Last time, I wrote of my conversation with Grady Booch, a legendary thinker who first made his mark in the mid-1990s (as co-inventor of the Unified Modeling Language and contributor to the Rational Unified Process). He continues to be on the cutting edge of development in his role as IBM Fellow.
He spoke of a new generation of information worker who’s not afraid to roll up his sleeves and get dirty in code. With websites such as Code.org, Booch said he sees “an effort to teach the average person coding as a skill. There is a degree of fragility in non-programmers building things, and it produces a security risk as well. You might meet a short-term need, but you don’t realize the technical debt as people build on it in ways that were never intended.”
Meanwhile, professional developers have a responsibility to deliver up frameworks that can glue many existing systems together, he said. “Like sewers and plumbing, they don’t get press but they are essential. Building large software systems is more like city planning. Facebook and LinkedIn had it great for a long time because they had no legacy code. [Facebook founder Mark] Zuckerberg would say, ‘Move fast and break things often.’ Now, they don’t want to break things as often” because of all the legacy code.
“Even Facebook is starting to begin having legacy issues,” said Booch. “It’s not a lot of fun dealing with [code] hygiene. It’s also easier not to floss, but you suffer the consequences if you don’t. In software, that means incurring technical debt, creating legacy code…”
Businesses today underfund their legacy systems, Booch said, because they see more of a competitive edge in Web and mobile user experiences. He noted a “transit point you see in startups”: as a company grows in maturity, they see the tedious stuff involved with software. And that has led to a rise in such things as microservices and containers: small piece of configured code that can easily be swapped for other microservices in other containers.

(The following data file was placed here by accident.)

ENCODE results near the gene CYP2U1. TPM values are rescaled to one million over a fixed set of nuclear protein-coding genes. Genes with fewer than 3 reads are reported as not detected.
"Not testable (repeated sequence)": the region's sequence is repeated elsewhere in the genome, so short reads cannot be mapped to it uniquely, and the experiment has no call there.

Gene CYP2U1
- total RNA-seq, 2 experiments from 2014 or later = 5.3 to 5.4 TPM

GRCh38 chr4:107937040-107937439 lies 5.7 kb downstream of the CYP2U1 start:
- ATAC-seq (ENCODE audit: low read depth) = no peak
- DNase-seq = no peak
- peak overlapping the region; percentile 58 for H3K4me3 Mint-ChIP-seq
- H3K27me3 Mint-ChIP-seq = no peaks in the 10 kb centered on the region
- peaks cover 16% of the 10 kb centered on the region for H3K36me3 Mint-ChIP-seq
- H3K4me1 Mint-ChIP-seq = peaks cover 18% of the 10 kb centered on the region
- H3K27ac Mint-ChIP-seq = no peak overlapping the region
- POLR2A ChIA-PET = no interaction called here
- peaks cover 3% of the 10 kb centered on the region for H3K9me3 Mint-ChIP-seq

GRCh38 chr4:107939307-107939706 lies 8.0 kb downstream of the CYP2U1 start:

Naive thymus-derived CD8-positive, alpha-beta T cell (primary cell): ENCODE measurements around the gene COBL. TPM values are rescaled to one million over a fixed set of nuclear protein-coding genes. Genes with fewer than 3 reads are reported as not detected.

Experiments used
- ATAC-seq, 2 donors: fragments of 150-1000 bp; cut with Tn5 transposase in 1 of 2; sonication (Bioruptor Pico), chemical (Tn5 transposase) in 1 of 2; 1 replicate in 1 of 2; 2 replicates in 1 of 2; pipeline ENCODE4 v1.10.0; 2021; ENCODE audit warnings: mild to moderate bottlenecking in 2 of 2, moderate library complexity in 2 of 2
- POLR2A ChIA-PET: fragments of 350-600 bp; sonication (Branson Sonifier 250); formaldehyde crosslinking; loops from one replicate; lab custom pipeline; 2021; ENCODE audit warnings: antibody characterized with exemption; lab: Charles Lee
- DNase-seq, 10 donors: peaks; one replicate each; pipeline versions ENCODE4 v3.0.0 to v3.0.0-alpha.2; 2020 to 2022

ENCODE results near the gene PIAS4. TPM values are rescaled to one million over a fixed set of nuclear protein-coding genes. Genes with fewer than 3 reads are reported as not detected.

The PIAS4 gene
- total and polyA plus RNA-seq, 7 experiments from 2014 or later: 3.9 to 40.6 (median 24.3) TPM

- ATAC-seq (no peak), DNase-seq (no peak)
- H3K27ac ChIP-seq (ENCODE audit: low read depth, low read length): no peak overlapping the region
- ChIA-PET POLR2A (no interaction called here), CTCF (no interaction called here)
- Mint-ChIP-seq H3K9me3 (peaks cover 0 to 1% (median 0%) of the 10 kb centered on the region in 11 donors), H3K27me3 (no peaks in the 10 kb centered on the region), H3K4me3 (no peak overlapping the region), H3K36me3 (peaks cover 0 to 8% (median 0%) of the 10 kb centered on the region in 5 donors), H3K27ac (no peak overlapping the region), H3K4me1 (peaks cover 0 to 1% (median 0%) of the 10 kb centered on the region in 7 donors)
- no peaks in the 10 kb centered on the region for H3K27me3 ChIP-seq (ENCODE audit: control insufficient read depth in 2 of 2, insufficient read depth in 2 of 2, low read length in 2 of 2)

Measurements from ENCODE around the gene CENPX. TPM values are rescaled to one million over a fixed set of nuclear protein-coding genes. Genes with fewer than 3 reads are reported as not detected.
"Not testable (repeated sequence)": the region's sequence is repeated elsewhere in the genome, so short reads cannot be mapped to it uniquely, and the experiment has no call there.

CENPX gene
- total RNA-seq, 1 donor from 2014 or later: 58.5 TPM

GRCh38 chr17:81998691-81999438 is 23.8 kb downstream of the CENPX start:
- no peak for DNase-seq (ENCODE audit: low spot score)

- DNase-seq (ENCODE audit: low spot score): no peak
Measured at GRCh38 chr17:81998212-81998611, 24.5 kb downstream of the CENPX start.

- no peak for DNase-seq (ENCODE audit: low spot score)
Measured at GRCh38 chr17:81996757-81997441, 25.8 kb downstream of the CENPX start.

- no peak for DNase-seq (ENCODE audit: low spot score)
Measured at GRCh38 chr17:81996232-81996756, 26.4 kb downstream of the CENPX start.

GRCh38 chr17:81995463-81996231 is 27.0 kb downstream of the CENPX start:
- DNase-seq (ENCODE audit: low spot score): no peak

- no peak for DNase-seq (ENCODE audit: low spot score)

Booch pointed out that it’s challenging to build large systems in today’s world of agile development and continuous software delivery. “So today we build lots of small systems,” he said. “We build systems we teach and that learn, and that becomes an element of software design we didn’t have in the past.”
Systems that learn. Artificial intelligence. The rise of the machines.
Some fear a takeover by super-intelligent machines that could lead to the extinction of the human race as foretold in books and films, such as “Ex Machina.” Philosopher Nick Bostrom is the founding director of the Future of Humanity Institute and has done work on the existential risk of artificial intelligence. “I don’t fear the rise of robotic overlords,” Booch said. “I fear the shaky software on which today’s world exists.”
Booch referred to the Future of Life Institute’s open letter calling for research on the societal impacts of artificial intelligence, signed by Stephen Hawking, Elon Musk, Noam Chomsky, Steve Wozniak and many others. They fear the rise “of autonomous killing machines,” Booch said. “We need transparency and public discourse” around the research and construction of artificially intelligent machines. Machines can learn, he continued, but when they learn how to learn, “we’ve reached a threshold where there’s no turning back.”
But he cautioned that we’re still at least a generation away from building a system with the intelligence of a reptile: flexible and adaptable, but lacking the versatility of the human mind. “And we’re years off from where machines can move from system to system. The systems we’re building now change the way we work. Not only machines evolve. There are deep-learning algorithms and neural networks, and we still don’t have good theories into why they work.”
Today, Booch is working on cognitive systems. “What does it mean to take Watson and embody it in the world?” As for his research, he said, “It’s at a point in time we don’t know the journey but know the direction to walk. We can see the end point but don’t know the mountains or crevices along the way.”